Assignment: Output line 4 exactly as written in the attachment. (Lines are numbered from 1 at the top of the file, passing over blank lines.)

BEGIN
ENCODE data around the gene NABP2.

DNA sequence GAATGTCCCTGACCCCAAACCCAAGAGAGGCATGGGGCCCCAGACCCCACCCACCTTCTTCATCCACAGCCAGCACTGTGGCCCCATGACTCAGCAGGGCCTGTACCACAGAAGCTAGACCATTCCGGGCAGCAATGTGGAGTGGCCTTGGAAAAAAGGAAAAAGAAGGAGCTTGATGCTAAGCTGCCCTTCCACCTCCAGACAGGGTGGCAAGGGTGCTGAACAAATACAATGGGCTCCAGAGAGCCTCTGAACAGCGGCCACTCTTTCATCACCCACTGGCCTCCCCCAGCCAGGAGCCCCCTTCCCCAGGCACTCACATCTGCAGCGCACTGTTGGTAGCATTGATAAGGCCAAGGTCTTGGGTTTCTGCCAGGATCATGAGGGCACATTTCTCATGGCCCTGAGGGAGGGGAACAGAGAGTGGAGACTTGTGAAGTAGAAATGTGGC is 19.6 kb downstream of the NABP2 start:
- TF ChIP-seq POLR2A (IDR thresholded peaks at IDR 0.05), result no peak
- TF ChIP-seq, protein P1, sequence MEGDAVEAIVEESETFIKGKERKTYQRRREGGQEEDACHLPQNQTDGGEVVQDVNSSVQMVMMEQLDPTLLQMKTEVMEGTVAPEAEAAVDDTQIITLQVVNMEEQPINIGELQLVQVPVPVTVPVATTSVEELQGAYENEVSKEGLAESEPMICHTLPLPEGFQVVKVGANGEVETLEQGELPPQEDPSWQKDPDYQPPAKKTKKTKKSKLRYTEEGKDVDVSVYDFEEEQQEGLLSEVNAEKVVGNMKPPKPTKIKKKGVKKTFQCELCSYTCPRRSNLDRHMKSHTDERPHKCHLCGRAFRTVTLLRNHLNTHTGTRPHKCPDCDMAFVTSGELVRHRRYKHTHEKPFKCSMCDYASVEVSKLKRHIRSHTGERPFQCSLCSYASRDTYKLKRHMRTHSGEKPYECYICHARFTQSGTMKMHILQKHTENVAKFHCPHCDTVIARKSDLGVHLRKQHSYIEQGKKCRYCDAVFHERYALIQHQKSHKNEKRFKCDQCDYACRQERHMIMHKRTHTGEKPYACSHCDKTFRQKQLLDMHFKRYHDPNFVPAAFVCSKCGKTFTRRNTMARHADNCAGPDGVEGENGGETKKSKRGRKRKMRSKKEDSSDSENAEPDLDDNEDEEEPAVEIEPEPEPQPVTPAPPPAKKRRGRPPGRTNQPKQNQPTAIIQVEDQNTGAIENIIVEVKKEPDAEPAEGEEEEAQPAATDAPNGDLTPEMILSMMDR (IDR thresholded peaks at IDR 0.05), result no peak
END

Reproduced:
- TF ChIP-seq, protein P1, sequence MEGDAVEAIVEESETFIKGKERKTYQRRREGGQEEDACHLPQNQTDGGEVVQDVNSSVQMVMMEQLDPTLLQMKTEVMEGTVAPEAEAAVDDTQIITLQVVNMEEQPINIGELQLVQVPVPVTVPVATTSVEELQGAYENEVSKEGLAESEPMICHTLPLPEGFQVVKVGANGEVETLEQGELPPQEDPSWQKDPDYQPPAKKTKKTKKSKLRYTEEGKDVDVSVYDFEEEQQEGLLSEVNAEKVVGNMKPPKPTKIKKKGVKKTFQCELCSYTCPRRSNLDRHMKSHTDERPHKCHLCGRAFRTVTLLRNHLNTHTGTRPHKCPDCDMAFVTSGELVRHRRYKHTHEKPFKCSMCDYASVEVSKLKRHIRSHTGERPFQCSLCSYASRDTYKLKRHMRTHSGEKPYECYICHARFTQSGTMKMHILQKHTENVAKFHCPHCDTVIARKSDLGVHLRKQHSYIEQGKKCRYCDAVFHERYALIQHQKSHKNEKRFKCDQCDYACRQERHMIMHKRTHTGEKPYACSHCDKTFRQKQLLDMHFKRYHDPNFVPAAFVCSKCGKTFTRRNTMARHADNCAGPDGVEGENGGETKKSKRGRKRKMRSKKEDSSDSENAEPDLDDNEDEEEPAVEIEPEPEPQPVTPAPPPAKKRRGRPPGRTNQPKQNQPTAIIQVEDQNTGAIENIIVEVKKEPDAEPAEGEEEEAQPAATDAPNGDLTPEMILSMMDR (IDR thresholded peaks at IDR 0.05), result no peak